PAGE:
Preventing Drug Abuse to Prevent Dropouts

Even though National Substance Abuse Prevention Month has ended, it doesn’t mean our dedication to reducing the number of Americans hurt by alcohol and drug abuse has ended as well. At the Department of Education (ED), encouraging safe and healthy environments for students is a year-round effort.

Recently, ED brought together researchers, policy experts, as well as White House officials to discuss new research on the role drug use plays in America’s dropout crisis.

The new report found that researchers and educators who study adolescent substance abuse often recognize the link between substance use and academic failure, but that the link is rarely acknowledged among state and federal policy makers. The briefing at ED’s headquarters was a step to correct this problem.

The briefing also touched upon the White House’s national strategy to combat illicit drug use, and the important role schools play in local drug-free community coalitions.

David Esquith, director of ED’s Office of Safe and Healthy Students noted that parents, teachers and school counselors “are a first line of defense in prevention,” and that ED has created resources to assist in prevention. He explained that the Department also provides technical assistance for colleges and schools in helping them engage with students in preventing drug use.

You can watch the entire event here, and check out the resources below.

Norris Dickard is Healthy Students Group Leader in ED’s Office of Safe and Healthy Students


  1. Parenting tips with a humorous twist. Parenting advice for parents with bratty child, temper tantrums and spoiled children to help develop good behavior.

  2. The White house is taking a step in the right direction by stressing how important it is for schools to play a role in combating illicit drug use. When people think of illicit drug use, most think of weed or heroin—something serious that can be harder to come by. But, prescription drugs are now the second most common initial drug of abuse among illicit drug users. Of the 2.4 new nonmedical users of Rx drugs, around a third are between the ages of 12 and 17. That figure alone demonstrates how educating young people is necessary to combat this problem. Statistics show that illicit drug users are younger year by year. This is no longer a problem just for the Office of National Drug Control Policy or HHS, but a problem schools need to be involved in a solution to. Rx drugs are the second-most commonly abused drugs among high school seniors. This most commonly includes Adderall and Vicodin. What can schools do to help that? Education is key. I can’t remember a health class I ever took in high school really explaining the dangers and effects of these drugs. I think it’s important that the new report acknowledges that state and federal policy makers need to recognize the link between substance abuse and academic failure. It’s a lofty goal to take on, but it is the responsibility of schools to engage with students in the hopes of preventing drug use.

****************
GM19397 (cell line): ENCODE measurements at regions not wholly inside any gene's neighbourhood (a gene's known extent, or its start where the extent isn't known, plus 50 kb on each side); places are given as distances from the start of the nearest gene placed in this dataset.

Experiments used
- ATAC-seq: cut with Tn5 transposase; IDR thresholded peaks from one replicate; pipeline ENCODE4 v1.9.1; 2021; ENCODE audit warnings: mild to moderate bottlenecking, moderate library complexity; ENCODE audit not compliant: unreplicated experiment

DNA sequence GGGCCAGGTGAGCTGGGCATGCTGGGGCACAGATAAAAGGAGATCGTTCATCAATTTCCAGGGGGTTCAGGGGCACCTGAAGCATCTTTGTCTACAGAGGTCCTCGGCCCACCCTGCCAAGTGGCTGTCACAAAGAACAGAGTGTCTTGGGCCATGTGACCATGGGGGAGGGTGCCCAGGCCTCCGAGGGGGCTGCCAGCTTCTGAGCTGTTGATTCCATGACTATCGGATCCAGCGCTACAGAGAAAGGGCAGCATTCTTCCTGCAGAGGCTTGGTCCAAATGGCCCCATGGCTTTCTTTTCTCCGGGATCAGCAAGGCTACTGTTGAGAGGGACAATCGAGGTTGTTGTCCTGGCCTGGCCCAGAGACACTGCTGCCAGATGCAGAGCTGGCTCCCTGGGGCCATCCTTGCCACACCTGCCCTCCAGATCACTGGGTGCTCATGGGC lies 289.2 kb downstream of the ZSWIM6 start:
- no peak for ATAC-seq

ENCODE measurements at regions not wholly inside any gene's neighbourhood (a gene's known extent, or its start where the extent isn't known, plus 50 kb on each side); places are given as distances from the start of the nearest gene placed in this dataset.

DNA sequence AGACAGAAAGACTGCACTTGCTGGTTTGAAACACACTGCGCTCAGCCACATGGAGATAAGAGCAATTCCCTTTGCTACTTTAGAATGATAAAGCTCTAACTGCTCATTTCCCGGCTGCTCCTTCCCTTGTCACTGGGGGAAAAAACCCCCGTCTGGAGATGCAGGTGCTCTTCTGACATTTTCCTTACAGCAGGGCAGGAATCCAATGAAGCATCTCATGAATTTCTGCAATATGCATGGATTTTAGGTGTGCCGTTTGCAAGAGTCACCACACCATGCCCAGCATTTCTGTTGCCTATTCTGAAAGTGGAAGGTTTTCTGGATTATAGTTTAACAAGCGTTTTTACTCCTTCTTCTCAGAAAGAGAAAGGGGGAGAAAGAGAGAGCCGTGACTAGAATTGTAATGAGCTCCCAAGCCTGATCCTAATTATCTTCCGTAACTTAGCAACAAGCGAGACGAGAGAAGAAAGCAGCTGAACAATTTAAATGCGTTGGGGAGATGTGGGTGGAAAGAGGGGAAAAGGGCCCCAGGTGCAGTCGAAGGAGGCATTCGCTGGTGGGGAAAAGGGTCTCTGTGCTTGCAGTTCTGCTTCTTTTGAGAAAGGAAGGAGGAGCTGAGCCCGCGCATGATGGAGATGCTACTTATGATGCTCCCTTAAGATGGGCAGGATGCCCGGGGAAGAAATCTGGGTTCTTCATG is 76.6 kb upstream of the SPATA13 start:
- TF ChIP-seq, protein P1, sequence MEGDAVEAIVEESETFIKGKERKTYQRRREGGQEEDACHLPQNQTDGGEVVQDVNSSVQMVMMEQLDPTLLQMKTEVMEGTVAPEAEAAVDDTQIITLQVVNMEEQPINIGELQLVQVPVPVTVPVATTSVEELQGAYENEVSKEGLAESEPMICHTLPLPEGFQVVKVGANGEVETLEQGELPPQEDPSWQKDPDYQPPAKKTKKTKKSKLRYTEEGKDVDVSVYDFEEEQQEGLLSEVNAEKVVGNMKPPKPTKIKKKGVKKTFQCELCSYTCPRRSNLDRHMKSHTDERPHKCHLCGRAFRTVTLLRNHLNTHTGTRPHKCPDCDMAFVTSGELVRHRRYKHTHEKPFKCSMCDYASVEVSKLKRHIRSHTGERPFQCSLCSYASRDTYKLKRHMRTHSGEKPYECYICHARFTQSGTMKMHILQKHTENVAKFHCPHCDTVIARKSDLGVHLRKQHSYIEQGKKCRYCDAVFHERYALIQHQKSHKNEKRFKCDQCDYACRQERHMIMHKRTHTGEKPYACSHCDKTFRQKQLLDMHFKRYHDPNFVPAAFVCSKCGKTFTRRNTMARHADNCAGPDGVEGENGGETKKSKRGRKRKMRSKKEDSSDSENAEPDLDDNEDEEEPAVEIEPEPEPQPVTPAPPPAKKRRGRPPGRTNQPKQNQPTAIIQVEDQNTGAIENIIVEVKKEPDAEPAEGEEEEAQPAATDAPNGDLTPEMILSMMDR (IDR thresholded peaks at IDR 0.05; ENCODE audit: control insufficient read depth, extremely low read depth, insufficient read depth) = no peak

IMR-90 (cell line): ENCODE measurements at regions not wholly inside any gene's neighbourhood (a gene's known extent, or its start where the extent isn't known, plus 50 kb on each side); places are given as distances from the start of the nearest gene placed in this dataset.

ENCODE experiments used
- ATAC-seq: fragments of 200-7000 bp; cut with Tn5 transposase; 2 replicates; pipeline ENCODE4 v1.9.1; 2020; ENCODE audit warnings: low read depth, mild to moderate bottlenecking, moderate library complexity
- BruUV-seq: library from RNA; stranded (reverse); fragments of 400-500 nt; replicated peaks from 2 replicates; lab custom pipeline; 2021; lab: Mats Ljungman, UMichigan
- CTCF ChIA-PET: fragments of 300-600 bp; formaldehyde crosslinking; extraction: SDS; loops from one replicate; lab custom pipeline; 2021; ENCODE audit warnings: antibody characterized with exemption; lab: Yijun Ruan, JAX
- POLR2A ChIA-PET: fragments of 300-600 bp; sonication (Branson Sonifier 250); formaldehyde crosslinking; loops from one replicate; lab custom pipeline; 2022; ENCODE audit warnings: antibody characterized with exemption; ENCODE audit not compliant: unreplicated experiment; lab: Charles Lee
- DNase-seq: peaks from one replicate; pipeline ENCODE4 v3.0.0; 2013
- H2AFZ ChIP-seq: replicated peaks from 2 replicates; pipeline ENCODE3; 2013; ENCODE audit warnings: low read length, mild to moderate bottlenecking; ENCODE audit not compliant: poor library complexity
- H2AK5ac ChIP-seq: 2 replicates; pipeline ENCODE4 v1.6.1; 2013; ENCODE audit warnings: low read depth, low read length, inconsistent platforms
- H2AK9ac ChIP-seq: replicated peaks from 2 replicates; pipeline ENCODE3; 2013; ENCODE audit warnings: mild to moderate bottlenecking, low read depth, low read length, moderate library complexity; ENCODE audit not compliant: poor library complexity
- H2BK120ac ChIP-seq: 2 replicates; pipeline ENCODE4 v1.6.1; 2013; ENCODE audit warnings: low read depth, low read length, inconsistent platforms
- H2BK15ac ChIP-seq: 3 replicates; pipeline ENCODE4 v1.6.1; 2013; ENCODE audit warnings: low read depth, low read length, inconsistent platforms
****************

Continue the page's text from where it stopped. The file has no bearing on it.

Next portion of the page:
3. The president’s plan to reform drug policy is a great start to combat drug use amongst students. Too many high school and university students do not know the adverse effects of drug use because our system is not yet one based on education. If drug education becomes more fact based than fear based I think widespread drug use problem can be reduced. If we expand treatment and support to student drug users who need help we will see fewer students dropping out due to the problem. We need to inform those struggling that they will not be punished for seeking help. Drug use amongst students will be a difficult bridge to cross but I think the President’s plan is a great start.

  4. The dropout problem is almost always attributed to schools and teachers but research shows there is a much greater correlation between drug use and dropout rate, as this article states. Research also shows that home and family interventions are much more effective than school based interventions, and in fact research shows that schools have been ineffective in dealing with drug abuse prevention.

    The ‘new research” referenced in the article draws heavily on teen recovery programs for intervention programs ideas and potential solutions, but nowhere is it even mentioned that these programs rely heavily on ending co-dependance and having the users face personal consequences for their use. Successful programs generally also have a “no tolerance” policy. This type of program is anathema to policy in public schools, largely driven by political pressure. I think this explains why school based programs are so ineffective.

    My point is that many problems blamed on teachers and schools actually have a politically created policy basis. Deal with the policy and only then will you begin to deal with the problem. This applies to poor student performance as well as dropout rates. As long as teachers face consequences for student actions but students themselves do not the problems will persist.

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